||It has been suggested that Expendable bathythermograph be merged into this article. (Discuss) Proposed since April 2013.|
The bathythermograph, or BT, is a small torpedo-shaped device that holds a temperature sensor and a transducer to detect changes in water temperature versus depth. Lowered into the water from an underway ship, the BT records pressure and temperature changes as it is dropped through the water. Because the pressure is a function of depth (see Pascal's law), temperature measurements can be correlated with the depth at which they are recorded. The bathythermograph was first developed by Athelstan Spilhaus in 1938.
World War II use on U.S. submarines
Since water temperature may vary by layer and may affect sonar by producing inaccurate location results, bathothermographs (U.S. World War II spelling) were installed on the outer hulls of U.S. submarines during World War II.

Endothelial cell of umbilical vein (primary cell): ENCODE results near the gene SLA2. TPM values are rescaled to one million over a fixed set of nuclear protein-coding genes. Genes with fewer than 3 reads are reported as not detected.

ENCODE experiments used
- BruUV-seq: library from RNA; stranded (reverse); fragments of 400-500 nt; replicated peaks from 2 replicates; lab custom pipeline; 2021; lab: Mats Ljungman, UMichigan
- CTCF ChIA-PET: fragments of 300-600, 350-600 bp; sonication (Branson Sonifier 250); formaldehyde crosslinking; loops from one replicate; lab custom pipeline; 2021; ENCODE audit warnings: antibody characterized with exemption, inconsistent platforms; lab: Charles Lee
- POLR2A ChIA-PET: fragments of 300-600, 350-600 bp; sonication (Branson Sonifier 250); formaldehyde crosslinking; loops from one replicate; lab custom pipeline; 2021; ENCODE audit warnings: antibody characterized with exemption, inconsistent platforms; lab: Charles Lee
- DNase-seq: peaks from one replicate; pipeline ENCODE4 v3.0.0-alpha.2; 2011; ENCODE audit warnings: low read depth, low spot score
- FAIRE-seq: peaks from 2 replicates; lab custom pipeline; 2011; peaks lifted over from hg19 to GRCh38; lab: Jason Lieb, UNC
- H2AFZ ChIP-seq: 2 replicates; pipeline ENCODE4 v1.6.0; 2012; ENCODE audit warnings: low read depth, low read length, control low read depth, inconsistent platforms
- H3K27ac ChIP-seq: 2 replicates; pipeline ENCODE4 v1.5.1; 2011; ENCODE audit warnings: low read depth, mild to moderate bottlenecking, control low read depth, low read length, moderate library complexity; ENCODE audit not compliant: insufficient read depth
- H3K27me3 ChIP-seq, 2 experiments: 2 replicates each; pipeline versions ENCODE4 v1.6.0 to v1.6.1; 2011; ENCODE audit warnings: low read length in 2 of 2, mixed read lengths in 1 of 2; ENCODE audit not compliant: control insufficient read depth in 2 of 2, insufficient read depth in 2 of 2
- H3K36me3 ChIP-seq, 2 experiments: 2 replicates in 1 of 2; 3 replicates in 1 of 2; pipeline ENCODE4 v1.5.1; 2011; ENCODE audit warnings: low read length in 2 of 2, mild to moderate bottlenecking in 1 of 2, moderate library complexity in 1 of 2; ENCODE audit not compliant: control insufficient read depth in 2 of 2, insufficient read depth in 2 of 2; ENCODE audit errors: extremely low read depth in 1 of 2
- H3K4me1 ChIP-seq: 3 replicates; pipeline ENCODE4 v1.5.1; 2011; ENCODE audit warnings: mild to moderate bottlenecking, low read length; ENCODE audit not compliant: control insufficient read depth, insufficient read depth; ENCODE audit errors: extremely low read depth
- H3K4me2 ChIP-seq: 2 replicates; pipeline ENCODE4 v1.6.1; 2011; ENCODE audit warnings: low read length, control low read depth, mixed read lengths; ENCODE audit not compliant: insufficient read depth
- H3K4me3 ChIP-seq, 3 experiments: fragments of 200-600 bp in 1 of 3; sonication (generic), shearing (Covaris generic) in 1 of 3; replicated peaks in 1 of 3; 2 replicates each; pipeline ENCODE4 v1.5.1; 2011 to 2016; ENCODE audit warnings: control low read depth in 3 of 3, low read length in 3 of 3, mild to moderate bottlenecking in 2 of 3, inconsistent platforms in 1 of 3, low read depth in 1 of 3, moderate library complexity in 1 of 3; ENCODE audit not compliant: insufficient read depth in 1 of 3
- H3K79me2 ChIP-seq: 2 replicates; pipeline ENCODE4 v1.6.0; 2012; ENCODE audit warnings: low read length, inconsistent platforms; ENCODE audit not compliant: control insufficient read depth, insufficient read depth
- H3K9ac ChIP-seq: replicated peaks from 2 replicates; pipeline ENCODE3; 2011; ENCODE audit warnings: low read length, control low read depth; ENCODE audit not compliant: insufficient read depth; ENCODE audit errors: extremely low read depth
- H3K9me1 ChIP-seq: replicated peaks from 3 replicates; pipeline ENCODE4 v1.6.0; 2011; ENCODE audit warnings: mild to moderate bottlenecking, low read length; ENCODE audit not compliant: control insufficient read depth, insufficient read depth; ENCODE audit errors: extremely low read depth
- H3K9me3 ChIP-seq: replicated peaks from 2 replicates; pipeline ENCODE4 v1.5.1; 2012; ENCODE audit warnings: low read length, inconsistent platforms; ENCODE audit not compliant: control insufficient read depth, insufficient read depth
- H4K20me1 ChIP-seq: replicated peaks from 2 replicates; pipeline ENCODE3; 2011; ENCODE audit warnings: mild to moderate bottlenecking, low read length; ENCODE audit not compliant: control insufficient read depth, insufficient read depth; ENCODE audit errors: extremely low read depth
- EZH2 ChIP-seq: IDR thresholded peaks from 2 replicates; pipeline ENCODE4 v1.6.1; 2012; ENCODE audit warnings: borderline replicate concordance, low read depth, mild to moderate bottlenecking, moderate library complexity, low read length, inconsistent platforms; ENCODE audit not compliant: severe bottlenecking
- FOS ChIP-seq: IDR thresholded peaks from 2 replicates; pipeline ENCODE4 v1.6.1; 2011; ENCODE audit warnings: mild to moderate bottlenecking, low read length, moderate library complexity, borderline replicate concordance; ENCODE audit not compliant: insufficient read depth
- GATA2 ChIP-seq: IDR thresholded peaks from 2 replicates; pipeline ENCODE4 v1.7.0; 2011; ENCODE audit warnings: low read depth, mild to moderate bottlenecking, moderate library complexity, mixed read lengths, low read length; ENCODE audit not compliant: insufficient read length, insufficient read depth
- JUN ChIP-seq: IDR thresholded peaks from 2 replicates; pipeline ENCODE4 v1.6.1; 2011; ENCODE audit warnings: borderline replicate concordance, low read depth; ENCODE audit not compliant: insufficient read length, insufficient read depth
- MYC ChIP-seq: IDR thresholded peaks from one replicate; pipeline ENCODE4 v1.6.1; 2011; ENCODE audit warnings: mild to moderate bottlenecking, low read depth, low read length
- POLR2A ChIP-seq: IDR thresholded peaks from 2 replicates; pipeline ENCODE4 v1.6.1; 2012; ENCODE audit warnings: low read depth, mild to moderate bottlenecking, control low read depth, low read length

By monitoring variances, or lack of variances, in underwater temperature or pressure layers, while submerged, the submarine commander could adjust and compensate for temperature layers that could affect sonar accuracy. This was especially important when firing torpedoes at a target based strictly on a sonar fix.
More importantly, when the submarine was under attack by a surface vessel using sonar, the information from the bathothermograph allowed the submarine commander to seek thermoclines, which are colder layers of water, that would distort the pinging from the surface vessel's sonar, allowing the submarine under attack to "disguise" its actual position and to escape depth charge damage and eventually to escape from the surface vessel.
- Blair, Clay Jr. (2001). Silent Victory, the U.S. Submarine war against Japan. Annapolis, Maryland: Naval Institute Press. p. 458. ISBN 1-55750-217-X.
|This oceanography article is a stub. You can help Wikipedia by expanding it.|